1. if someone die without a will, would state takes all of the money?
2. in NY, is it permissible to have a will that leaves nothing to your children?
Medicaid / Medicare Attorney
If a person dies without a Will, called intestate, the state statutes determine who will inherit. It doesn't just go to the state, but it might also not go to those who the deceased might have wanted to receive their property had they done a Will. It is common for people to disinherit their children for one reason or another.
If you die without a will each state has a set of laws called intestacy that states who receives your property. While it may not automatically pass to the state, if there are no close relations this is a possibility, called escheat. So, even if one has limited financial assets a will should be executed and use one prepared by an attorney.
In most states you have the right to disinherit children absent court order (i.e., a court could order as part of divorce or support proceedings that you obtain life insurance or leave a certain percentage to your children).
6 lawyers agree
Divorce / Separation Lawyer
1. Intestate laws determines the distribution of assets of decedent without a will.
Best to have a lawyer assist you in drafting a will.
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Real Estate Attorney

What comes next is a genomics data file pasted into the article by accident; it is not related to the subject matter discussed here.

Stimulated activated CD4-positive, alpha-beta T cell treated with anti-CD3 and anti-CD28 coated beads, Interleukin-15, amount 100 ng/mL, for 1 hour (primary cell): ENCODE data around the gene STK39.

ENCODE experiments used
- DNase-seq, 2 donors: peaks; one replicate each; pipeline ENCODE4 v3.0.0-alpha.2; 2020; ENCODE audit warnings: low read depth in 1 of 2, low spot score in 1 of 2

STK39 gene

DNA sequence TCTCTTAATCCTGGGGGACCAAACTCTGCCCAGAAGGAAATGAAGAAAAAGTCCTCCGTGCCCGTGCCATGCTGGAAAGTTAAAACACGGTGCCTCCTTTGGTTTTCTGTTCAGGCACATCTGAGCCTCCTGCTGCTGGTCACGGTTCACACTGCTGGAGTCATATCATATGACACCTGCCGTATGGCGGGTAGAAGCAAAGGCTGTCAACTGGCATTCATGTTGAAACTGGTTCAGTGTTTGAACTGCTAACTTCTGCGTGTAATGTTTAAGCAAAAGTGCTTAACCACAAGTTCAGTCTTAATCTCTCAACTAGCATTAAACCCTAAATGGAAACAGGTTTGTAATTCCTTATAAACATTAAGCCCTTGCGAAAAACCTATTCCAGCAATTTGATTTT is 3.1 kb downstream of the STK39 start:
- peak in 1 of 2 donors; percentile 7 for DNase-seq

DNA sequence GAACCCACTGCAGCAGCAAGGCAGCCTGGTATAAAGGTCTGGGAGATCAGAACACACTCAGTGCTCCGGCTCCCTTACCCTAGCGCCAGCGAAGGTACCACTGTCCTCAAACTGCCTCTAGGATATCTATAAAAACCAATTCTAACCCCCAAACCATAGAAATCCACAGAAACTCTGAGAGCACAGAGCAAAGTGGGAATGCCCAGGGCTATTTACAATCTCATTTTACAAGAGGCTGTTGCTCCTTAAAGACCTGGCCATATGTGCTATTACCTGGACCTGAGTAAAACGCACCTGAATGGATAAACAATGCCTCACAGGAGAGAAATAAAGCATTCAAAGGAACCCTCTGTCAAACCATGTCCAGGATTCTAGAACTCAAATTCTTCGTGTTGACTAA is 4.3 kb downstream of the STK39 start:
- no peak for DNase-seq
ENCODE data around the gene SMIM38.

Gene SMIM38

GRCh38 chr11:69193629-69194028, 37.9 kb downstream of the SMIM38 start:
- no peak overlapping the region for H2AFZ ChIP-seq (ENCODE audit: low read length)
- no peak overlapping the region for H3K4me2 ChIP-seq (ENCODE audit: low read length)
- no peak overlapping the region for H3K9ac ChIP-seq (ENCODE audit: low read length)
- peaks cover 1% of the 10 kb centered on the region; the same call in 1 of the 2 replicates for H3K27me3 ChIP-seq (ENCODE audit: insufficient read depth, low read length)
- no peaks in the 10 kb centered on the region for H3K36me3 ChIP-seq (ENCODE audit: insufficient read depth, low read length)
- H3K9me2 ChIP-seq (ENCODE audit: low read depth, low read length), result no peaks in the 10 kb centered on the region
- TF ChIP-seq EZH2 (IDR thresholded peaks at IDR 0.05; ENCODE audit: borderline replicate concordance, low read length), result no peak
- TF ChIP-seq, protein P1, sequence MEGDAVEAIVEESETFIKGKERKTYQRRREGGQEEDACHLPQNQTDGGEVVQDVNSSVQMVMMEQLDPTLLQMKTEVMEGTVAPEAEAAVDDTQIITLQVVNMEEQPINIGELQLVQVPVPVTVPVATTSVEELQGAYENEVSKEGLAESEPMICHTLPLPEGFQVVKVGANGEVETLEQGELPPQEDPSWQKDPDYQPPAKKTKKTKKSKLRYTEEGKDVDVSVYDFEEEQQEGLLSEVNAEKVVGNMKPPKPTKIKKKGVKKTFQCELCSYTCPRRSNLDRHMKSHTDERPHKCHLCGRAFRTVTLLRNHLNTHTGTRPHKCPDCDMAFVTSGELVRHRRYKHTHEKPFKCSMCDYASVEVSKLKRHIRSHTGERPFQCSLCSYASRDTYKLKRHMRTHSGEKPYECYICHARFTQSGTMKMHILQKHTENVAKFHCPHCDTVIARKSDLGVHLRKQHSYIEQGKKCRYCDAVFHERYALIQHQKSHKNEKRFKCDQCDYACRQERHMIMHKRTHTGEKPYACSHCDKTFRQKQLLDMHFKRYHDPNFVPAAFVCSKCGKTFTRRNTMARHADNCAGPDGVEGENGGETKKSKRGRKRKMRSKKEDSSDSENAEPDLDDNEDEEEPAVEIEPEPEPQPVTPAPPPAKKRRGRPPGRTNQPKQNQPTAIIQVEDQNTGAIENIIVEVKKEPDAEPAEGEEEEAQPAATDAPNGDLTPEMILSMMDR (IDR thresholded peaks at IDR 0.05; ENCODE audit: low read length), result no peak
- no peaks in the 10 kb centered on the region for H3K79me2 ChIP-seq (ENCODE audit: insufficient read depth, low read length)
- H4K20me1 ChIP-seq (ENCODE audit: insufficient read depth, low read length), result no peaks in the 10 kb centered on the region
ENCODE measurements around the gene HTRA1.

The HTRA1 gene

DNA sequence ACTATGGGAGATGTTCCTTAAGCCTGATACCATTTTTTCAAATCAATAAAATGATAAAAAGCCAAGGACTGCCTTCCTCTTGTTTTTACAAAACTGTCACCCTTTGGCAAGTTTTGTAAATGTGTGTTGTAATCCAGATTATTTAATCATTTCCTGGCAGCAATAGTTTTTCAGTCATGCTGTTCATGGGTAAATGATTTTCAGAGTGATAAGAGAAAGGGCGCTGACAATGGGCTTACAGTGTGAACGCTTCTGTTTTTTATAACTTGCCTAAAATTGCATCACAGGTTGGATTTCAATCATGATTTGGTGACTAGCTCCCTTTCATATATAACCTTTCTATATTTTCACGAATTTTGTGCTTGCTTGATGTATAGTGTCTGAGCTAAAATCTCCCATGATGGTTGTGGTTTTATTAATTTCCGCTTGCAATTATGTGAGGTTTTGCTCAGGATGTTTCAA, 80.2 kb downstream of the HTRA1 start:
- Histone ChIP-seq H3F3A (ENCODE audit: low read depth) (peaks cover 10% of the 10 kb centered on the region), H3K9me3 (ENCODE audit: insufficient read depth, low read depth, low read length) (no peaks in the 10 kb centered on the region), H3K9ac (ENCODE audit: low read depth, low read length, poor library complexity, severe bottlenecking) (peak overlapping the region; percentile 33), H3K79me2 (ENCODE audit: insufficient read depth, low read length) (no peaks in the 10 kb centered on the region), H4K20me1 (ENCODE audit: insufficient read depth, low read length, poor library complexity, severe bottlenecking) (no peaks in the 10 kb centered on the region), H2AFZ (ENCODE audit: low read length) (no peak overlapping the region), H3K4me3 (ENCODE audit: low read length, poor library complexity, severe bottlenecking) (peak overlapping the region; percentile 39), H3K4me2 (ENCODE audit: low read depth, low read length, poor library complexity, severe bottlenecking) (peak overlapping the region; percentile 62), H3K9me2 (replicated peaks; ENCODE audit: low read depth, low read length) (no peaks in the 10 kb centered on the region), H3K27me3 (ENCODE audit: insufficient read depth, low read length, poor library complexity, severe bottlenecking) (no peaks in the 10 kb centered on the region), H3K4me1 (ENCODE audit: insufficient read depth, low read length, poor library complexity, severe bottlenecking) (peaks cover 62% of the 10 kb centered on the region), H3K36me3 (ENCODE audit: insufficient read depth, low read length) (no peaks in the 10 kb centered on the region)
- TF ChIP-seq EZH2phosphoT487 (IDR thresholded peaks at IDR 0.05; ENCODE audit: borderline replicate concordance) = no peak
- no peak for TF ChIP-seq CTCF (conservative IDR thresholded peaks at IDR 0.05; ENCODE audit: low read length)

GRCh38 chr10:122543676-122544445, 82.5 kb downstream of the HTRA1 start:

Answer # 1 NO
Answer # 2 YES
If you die without a will, your estate passes through NY's intestacy statute which delineates what family members inherit. For example if you die with no spouse and kids, your kids would inherit. No kids, if parents still alive, they would inherit. Then it goes out to siblings, cousins etc. etc.
There is no law that says you can can't disinherit your children. However, if you do so, you should realize that the children have standing to contest the will. The only way to successfully contest the will would be if the children could prove that you were not competent to make a will or that you were unduly influenced by some third party or that the will was not properly made and executed according to NY's statute of wills. You wont be here to testify so make your reasons known to your attorney and make some affirmative statement in your will that you intentionally make no provision for your children.
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